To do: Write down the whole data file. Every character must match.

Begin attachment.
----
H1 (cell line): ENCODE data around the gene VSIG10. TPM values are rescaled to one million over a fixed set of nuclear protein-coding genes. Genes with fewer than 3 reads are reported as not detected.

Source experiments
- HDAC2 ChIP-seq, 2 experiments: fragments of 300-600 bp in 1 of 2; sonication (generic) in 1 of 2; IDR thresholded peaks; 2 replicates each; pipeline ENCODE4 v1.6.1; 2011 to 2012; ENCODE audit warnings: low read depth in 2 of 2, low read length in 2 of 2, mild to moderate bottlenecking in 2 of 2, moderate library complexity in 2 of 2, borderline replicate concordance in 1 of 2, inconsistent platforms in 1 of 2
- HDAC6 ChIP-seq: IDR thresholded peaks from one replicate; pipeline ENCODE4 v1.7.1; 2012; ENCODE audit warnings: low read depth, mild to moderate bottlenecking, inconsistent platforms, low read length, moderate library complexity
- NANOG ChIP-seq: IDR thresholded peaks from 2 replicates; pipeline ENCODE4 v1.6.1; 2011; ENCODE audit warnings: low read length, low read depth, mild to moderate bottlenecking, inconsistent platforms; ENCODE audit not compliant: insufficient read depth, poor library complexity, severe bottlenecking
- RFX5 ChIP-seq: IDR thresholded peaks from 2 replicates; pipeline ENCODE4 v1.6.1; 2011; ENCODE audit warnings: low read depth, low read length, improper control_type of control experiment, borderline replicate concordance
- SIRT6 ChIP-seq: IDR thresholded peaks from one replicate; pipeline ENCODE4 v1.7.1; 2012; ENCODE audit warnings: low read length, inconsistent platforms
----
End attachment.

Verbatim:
H1 (cell line): ENCODE data around the gene VSIG10. TPM values are rescaled to one million over a fixed set of nuclear protein-coding genes. Genes with fewer than 3 reads are reported as not detected.

Source experiments
- HDAC2 ChIP-seq, 2 experiments: fragments of 300-600 bp in 1 of 2; sonication (generic) in 1 of 2; IDR thresholded peaks; 2 replicates each; pipeline ENCODE4 v1.6.1; 2011 to 2012; ENCODE audit warnings: low read depth in 2 of 2, low read length in 2 of 2, mild to moderate bottlenecking in 2 of 2, moderate library complexity in 2 of 2, borderline replicate concordance in 1 of 2, inconsistent platforms in 1 of 2
- HDAC6 ChIP-seq: IDR thresholded peaks from one replicate; pipeline ENCODE4 v1.7.1; 2012; ENCODE audit warnings: low read depth, mild to moderate bottlenecking, inconsistent platforms, low read length, moderate library complexity
- NANOG ChIP-seq: IDR thresholded peaks from 2 replicates; pipeline ENCODE4 v1.6.1; 2011; ENCODE audit warnings: low read length, low read depth, mild to moderate bottlenecking, inconsistent platforms; ENCODE audit not compliant: insufficient read depth, poor library complexity, severe bottlenecking
- RFX5 ChIP-seq: IDR thresholded peaks from 2 replicates; pipeline ENCODE4 v1.6.1; 2011; ENCODE audit warnings: low read depth, low read length, improper control_type of control experiment, borderline replicate concordance
- SIRT6 ChIP-seq: IDR thresholded peaks from one replicate; pipeline ENCODE4 v1.7.1; 2012; ENCODE audit warnings: low read length, inconsistent platforms